In an effort to create awareness of greener and safer boating practices, authorities are resuming education and compliance sweeps in the Barnegat Bay this summer, New Jersey Department of Environmental Protection Commissioner Bob Martin announced.
Beginning in 2012, the sweeps educate mariners on low-impact boating measures that can positively impact the bay’s health.
“The goal of these sweeps is to educate Barnegat Bay boaters on how they can better protect this precious natural resource,’’ Commissioner Martin said. “Our enforcement staff will employ these sweeps to remind boaters and watercraft enthusiasts of important guidelines they should follow that will help protect the environmental integrity of the bay, while not interfering with their enjoyment of the bay.”
Division of Fish and Wildlife Conservation Officers and State Park Police are working with local police on the initiative, including officers from Seaside Park, Barnegat, Beach Haven, Harvey Cedars, Surf City, Stafford, Toms River, and Lavallette.
The various agencies will patrol the bay and distribute green boating literature during informal stops, including maps showing the 16 most ecologically sensitive areas of the 660-square-mile watershed. These are areas that officials view as deserving of special care.
The sweeps may also result in citations for violation of boater laws and egregious natural resource violations.
“It’s important that people who enjoy Barnegat Bay are aware of how they can minimize water craft impacts to benefit the bay in the short-term and in the long-term,” said Division of Fish and Wildlife Bureau of Law Enforcement Chief Mark Chicketano. “Offenders of existing navigational and maritime law, including speed in no-wake zones or driving while intoxicated, will be penalized.”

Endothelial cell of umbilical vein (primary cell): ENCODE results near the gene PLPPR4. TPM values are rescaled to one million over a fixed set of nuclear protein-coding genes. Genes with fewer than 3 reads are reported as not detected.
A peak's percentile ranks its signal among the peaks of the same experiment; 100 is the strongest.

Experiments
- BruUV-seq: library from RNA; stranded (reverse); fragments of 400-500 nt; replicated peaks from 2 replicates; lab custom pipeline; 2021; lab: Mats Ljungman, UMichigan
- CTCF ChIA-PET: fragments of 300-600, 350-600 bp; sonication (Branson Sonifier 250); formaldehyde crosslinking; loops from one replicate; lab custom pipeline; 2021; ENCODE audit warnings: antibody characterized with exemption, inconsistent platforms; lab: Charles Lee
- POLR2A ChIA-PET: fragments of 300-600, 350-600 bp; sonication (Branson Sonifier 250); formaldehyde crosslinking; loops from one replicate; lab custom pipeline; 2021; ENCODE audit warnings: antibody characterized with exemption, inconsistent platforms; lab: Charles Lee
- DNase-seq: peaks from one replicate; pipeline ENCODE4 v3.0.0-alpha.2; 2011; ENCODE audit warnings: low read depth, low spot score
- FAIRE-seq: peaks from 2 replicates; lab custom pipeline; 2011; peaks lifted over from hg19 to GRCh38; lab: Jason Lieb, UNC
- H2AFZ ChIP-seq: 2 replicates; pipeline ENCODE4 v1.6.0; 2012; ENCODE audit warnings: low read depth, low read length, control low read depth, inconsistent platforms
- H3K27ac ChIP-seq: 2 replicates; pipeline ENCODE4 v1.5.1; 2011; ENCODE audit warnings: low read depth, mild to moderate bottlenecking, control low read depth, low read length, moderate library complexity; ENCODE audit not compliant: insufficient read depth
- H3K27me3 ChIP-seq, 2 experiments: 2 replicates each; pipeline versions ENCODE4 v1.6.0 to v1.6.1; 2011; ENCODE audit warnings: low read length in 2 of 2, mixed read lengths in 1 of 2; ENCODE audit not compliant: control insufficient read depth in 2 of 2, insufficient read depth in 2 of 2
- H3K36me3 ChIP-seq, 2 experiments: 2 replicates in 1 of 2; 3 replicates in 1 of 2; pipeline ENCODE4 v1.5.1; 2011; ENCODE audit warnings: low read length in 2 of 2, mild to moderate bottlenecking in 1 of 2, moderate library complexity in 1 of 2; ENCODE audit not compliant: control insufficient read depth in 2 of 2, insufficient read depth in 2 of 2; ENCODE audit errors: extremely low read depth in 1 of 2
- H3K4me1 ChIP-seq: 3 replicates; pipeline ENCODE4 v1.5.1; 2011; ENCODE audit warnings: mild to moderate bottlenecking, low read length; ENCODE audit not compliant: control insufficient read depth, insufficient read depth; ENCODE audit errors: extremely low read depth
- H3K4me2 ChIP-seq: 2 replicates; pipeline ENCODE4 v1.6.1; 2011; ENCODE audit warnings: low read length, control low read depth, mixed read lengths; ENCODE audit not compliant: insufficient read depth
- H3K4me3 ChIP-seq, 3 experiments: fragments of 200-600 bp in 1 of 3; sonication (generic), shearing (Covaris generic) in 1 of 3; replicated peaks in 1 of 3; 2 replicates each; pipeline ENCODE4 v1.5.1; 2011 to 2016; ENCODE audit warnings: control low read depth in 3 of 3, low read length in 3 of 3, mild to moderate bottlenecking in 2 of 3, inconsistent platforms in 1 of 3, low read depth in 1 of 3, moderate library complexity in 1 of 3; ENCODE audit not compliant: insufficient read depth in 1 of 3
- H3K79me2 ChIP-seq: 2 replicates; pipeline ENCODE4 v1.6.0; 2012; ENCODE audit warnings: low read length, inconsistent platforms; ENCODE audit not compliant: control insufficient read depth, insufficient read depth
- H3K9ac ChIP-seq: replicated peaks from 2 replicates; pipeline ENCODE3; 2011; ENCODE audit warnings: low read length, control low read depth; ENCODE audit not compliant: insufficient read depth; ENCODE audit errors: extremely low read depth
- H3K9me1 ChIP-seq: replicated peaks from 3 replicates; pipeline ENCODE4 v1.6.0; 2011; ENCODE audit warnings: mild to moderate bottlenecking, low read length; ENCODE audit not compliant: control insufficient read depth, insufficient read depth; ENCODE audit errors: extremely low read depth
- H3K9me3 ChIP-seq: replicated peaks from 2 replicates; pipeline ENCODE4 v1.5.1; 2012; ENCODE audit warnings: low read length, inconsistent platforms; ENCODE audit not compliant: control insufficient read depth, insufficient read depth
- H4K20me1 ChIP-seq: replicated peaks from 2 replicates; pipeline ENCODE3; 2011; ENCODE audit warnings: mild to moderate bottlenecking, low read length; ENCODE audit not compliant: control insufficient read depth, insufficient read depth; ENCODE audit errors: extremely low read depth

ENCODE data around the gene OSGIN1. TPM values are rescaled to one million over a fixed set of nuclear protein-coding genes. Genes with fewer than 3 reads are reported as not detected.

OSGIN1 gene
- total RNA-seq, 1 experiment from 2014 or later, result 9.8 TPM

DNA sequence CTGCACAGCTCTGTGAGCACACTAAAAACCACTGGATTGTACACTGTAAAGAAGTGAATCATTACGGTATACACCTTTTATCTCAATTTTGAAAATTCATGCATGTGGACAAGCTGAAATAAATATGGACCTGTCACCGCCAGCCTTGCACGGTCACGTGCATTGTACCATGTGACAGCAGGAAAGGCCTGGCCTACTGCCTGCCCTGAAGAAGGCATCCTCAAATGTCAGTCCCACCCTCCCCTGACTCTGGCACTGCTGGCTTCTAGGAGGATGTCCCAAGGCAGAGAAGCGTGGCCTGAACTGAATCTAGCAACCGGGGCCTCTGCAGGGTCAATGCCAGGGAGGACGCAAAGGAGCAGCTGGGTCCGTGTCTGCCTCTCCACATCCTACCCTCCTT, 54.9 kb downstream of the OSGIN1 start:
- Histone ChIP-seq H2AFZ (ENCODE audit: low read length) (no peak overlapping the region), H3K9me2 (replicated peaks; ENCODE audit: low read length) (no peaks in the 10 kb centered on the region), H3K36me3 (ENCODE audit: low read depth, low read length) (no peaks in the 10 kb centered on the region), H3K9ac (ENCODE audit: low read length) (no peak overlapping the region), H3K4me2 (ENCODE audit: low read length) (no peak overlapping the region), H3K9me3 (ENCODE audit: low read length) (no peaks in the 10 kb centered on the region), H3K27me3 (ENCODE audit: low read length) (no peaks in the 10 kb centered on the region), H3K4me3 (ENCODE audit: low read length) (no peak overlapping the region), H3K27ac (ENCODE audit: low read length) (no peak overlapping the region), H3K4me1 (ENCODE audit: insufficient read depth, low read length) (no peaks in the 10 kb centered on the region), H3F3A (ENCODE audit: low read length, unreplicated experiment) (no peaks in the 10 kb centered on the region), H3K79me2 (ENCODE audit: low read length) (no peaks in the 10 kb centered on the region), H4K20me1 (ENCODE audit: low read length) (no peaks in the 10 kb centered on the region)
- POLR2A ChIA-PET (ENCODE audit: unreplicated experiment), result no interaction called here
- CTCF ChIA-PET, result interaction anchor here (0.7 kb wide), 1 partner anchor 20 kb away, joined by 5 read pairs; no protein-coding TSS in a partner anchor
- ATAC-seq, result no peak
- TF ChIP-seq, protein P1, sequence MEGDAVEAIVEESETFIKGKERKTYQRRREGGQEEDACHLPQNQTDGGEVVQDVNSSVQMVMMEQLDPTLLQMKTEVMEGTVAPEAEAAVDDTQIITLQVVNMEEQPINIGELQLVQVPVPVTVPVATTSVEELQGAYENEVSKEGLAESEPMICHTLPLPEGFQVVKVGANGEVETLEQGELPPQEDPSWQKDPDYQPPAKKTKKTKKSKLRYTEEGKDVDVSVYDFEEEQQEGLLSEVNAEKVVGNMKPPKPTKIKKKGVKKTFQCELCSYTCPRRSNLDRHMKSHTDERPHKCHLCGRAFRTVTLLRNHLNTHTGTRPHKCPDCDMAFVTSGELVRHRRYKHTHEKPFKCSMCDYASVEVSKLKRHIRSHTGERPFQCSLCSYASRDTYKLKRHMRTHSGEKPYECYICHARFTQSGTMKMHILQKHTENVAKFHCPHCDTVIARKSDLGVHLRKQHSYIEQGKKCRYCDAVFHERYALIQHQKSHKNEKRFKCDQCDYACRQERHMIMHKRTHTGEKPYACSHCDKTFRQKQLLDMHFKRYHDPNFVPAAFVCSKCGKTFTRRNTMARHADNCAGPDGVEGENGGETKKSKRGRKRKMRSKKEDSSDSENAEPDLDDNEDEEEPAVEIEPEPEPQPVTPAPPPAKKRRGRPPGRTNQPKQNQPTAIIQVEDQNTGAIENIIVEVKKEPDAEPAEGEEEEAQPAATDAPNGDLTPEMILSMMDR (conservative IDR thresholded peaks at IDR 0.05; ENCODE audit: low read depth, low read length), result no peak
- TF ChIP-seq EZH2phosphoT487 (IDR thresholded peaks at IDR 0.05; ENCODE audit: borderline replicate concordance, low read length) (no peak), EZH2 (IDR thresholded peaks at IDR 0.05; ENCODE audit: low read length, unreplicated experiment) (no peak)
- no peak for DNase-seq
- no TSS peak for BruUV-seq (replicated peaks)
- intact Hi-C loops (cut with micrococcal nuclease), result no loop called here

The program is a component of Governor Christie’s Action Plan for the Barnegat Bay.
The state offers the following tips for clean and green boating in the Barnegat Bay:
Stay out of restricted areas set aside for wildlife. Do not harass nesting birds and other animals.
Buoy mooring chains and lines to prevent them from scraping on the bay bottom and harming submerged aquatic vegetation and animals.
Use pump-out boats and facilities. Do not discharge wastewater holding tanks into open water.
Maintain 100-foot distance (about the length of six cars) from natural shorelines, bay islands, sensitive ecological areas, and use marked navigational channels for travel.
Minimize wakes in all shallow areas to help reduce erosion and harm to aquatic plants and animals.
Appreciate wildlife from a distance.
Help reduce air pollution by cutting the engine and not idling in open water.
Keep trash, recyclables, hooks and lures in secure containers and dispose of them properly on land.
Recycle used monofilament fishing lines instead of throwing them away.
Avoid giving invasive aquatic plants and animals a ride. Thoroughly clean boats, personal watercraft and equipment when transferring them from one water body to another.